Recommended procedures for the implementation of IEM and EIA planning procedures are complex and lengthy. Deneys Reitz is well placed to offer advice in relation to all these issues through its environmental law division.


15.    Introduction

Subsequent to the April 1994 elections the legislative environment governing the relationship between the employer and employee in South Africa is undergoing a process of major legislative reform.

All changes to Labour legislation are negotiated by representatives of the three traditional social partners, namely government, business and labour. These negotiations take place under the auspices of a statutory tripartite forum, the National, Economic Development and Labour Council ("NEDLAC").

The Ministry of Labour's programme to reform the laws governing the labour market seeks to extend the rights of employees to enjoy equal and fair treatment and to introduce measures aimed at the social upliftment of the historically disadvantaged through employment creation and the eradication of poverty. These objectives are fundamental to government policy, and form a cornerstone to its Growth, Employment and Redistribution ("GEAR") framework.

The challenge to the social partners will be in matching the cost of rising employment standards with improved productivity and efficiencies.

The Ministry's programme of legislative reform is summarised below.

16.    Labour Relations

The first area of legislative reform involved the consolidation and integration of a wide range of disparate statutes governing collective labour relations. After extensive negotiation between the social partners under the auspices of NEDLAC, a comprehensive statute, the Labour Relations Act, 1995 ("the LRA") was implemented on 11 November 1996.

The LRA applies to all employees and employers in all sectors (including the public sector), save for members of the defence force and employees of the Intelligence services.

The LRA regulates primarily collective agreements and bargaining, statutory and private dispute resolution, industrial action, the registration of trade unions and employers' associations, and collective bargaining structures.
The LRA has dramatically reformed dispute resolution through the establishment of the Commission for Conciliation, Mediation and Arbitration ("the CCMA"). The CCMA is an independent statutory body and is central to the new statute. The CCMA is required to conduct a wide range of interventions relating to issues which arise in terms of both the individual and the collective employment relationships, and will play an increasingly critical role in the determination of other matters which will arise through the application of other statutes falling under the Ministry of Labour's ambit of responsibility. Provision is also made for accreditation by the CCMA of other bodies which will perform dispute resolution functions under the LRA.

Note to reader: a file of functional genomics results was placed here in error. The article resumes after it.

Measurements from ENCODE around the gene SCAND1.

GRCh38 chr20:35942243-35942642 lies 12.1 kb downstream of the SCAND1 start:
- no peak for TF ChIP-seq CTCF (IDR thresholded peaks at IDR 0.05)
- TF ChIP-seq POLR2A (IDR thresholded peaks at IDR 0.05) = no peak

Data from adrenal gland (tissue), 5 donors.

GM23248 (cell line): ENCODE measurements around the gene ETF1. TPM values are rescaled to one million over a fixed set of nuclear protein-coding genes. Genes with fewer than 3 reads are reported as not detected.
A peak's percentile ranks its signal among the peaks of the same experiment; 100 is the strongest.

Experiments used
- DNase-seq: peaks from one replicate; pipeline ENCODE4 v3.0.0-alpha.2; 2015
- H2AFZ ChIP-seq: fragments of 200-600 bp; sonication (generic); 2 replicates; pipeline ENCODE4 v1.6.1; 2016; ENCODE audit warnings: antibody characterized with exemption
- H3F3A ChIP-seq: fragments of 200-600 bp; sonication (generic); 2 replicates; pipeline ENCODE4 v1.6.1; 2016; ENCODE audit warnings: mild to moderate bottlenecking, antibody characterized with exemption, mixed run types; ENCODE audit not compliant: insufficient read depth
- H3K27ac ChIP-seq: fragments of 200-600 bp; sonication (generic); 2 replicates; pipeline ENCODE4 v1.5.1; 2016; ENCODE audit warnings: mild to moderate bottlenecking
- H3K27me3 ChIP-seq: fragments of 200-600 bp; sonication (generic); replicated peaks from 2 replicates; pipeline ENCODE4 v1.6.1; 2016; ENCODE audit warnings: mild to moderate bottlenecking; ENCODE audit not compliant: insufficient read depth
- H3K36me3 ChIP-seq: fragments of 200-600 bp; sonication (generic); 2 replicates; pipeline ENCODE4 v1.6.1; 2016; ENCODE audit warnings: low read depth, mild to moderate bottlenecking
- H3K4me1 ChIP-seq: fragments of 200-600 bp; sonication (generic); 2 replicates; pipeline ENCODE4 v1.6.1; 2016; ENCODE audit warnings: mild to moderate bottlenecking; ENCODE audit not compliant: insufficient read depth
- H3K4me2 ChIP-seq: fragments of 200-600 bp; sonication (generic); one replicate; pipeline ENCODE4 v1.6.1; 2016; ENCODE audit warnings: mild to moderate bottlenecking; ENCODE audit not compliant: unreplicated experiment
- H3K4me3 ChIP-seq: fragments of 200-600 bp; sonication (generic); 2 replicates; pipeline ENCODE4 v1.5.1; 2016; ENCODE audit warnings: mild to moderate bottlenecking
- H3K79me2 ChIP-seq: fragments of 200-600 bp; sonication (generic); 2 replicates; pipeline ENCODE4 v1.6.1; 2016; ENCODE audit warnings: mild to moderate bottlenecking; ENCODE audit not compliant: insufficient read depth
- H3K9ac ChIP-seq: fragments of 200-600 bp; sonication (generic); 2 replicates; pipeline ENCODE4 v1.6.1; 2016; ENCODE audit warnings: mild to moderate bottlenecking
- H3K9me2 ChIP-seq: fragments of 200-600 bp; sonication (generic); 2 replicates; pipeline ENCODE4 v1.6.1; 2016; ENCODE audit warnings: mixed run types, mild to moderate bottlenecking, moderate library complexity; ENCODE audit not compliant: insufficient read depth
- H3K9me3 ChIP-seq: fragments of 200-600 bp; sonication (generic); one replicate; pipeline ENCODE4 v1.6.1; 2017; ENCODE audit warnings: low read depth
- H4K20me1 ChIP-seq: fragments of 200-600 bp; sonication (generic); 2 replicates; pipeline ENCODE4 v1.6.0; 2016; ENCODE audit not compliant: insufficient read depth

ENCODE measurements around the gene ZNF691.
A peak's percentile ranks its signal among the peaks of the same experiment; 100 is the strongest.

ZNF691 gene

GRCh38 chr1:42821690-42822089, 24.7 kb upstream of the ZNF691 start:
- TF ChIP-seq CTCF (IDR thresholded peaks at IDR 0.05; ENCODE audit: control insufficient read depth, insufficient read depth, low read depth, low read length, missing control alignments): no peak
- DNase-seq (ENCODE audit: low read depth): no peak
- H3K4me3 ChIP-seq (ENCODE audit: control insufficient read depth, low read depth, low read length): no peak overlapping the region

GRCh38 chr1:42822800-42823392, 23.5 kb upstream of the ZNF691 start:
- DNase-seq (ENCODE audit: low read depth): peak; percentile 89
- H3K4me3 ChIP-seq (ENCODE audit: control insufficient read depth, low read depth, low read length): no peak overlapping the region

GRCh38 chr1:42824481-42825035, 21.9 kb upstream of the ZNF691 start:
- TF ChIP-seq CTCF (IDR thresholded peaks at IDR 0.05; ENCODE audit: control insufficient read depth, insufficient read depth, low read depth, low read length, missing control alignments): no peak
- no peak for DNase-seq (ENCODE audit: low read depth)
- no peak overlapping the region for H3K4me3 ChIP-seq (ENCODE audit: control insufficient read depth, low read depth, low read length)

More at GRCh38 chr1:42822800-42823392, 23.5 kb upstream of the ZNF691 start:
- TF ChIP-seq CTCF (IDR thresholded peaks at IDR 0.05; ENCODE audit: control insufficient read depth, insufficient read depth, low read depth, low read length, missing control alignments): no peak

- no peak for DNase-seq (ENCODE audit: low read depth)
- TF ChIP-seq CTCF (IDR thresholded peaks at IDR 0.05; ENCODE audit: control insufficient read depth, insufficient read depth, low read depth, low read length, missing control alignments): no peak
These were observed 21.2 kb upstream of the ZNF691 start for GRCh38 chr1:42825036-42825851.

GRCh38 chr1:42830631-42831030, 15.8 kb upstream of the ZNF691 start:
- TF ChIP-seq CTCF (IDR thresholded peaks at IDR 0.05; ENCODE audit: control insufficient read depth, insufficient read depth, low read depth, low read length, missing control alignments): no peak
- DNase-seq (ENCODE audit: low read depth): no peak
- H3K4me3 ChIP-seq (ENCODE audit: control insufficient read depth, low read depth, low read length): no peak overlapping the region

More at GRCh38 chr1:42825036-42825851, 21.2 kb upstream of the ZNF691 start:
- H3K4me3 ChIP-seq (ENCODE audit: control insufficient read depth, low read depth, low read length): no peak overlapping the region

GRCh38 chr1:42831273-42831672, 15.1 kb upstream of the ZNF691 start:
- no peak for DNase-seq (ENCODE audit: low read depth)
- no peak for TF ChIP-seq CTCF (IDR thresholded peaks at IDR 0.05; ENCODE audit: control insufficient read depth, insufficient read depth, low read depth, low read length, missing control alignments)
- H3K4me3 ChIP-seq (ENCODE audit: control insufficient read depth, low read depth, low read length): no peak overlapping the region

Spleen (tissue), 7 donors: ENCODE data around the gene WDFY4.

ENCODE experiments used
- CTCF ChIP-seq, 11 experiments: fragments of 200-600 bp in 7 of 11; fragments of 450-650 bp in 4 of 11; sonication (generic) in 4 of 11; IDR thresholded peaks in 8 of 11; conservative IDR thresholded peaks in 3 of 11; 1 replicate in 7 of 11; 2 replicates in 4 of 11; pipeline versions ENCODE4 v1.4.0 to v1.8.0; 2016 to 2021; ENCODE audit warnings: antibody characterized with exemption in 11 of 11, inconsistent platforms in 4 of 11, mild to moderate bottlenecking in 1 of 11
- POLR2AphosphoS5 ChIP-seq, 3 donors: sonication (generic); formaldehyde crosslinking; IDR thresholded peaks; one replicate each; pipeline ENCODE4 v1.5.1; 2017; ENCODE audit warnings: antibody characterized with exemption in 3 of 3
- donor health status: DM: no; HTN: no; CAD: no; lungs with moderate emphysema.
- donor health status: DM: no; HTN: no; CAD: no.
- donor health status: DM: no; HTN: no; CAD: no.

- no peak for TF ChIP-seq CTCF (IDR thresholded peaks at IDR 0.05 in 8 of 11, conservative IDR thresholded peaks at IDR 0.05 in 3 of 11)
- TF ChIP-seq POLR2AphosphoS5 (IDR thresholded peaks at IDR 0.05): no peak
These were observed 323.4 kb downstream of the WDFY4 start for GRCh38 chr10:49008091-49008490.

The LRA also seeks to promote a more participative workplace through the establishment of workplace forums. Statutory work-place forums may only be triggered by representative Trade Unions in larger enterprises employing at least 100 persons.

The LRA creates an entirely new system of court structures which, like the CCMA, will be tasked with an ever expanding role in the adjudication and determination of a wide range of labour disputes and issues not limited to the LRA. The Labour Court has the status of a Provincial Division of the High Court, and the Labour Appeal Court the status of the Supreme Court of Appeal.

The LRA has also been utilised as a vehicle of convenience to introduce two key aspects of individual labour law reform which the Ministry felt required urgent implementation. It was originally contemplated that these two aspects, namely the Unfair Dismissal and a Residual Unfair Labour Practice concerning Unfair Discrimination section in Schedule 7, would be lifted from the LRA and placed in new, more appropriate statutes once these are implemented. Current thinking is that the Unfair Dismissal Chapter at least will remain in the LRA for the foreseeable future. The unfair discrimination provisions will probably be placed in the impending Employment Equity statute.